Perinatal Health Data

The 2022-2026 version of the PHSP establishes greater accountability by putting into place an evaluation plan with dozens of data indicators to track outcomes, including four overarching indicators. The PHSP Data and Evaluation Workgroup developed the evaluation plan over several months in 2021 with input from public health experts across the state. Baseline data were chosen for the most recent time period available at that time.

To highlight inequities in health outcomes due to interpersonal, institutional, and systemic racism, every effort has been made to provide data for racial and ethnic population groups for each of the indicators. Racial/ethnic categories are defined by the data source and are not consistent across the indicators. In addition, the State Center for Health Statistics has moved to improved race reporting with a new race classification methodology that includes multiple race selections, data indicators have been updated to these new classifications.

Overarching Indicator 1: Eliminate the Black/white disparity in infant mortality.

In 2019, North Carolina’s infant mortality rate remained at a historic low of 6.8 infant deaths per 1,000 live births, but that means that 810 infants (a figure equal to about 11 school buses of 72 students each) died before reaching their first birthday. While the state has experienced substantial declines in overall infant mortality over the last two decades, reprehensible racial disparities in infant mortality persist as non-Hispanic Black infants were 2.8 times likely to die than non-Hispanic white infants.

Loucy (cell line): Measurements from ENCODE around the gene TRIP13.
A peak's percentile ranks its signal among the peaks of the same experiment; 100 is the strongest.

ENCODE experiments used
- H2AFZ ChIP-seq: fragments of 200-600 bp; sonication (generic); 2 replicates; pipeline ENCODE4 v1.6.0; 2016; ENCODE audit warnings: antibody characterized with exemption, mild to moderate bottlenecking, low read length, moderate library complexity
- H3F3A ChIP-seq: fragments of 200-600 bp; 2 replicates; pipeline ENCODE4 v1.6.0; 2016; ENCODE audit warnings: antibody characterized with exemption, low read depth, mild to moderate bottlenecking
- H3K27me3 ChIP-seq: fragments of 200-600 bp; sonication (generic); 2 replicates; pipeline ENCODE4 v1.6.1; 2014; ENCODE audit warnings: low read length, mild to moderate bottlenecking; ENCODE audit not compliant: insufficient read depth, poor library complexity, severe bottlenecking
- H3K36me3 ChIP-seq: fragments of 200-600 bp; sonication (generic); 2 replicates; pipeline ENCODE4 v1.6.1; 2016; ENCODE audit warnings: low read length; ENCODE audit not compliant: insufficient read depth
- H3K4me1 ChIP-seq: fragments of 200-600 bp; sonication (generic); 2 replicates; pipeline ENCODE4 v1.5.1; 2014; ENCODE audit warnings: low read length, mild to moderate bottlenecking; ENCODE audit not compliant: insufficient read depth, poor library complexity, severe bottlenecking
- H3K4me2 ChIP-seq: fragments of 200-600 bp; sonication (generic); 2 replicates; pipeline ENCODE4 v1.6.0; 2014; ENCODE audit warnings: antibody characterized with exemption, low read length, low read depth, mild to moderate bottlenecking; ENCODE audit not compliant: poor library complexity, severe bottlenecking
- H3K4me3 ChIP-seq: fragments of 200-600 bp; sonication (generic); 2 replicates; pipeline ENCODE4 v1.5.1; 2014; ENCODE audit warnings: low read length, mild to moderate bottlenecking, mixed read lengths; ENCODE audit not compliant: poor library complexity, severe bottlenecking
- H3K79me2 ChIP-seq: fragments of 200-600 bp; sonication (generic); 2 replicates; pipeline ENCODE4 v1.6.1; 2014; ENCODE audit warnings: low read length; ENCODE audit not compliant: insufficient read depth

Overarching Indicator 2: Eliminate the Black/white disparity in Severe Maternal Morbidity rate per 10,000 deliveries.

Severe Maternal Morbidities (SMM) are unexpected outcomes of labor and delivery that result in significant short- or long-term consequences to birthing individual's health. The source of these data are the NC Inpatient Hospital Discharge data files (excludes discharges from federal facilities and out-of-state hospitals). Cases in which blood transfusion was the only indicator of SMM are typically excluded, given that the number of units transfused is unknown in these data, and blood transfusion alone may not represent a "truly severe" event.

Overarching Indicator 3: Decrease the percentage of preterm births to 8.3% or less for all racial/ethnic groups.

Preterm birth occurs when a baby is born too early, before 37 weeks of pregnancy have been completed.

Overarching Indicator 4: Increase health insurance rates to 90% or above for all racial/ethnic groups.

Having health insurance increases a person's access to health care - including mental health, substance use services, and preconception health services - which can help a birthing persons begin pregnancy as healthy as possible.

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Last Modified: April 28, 2023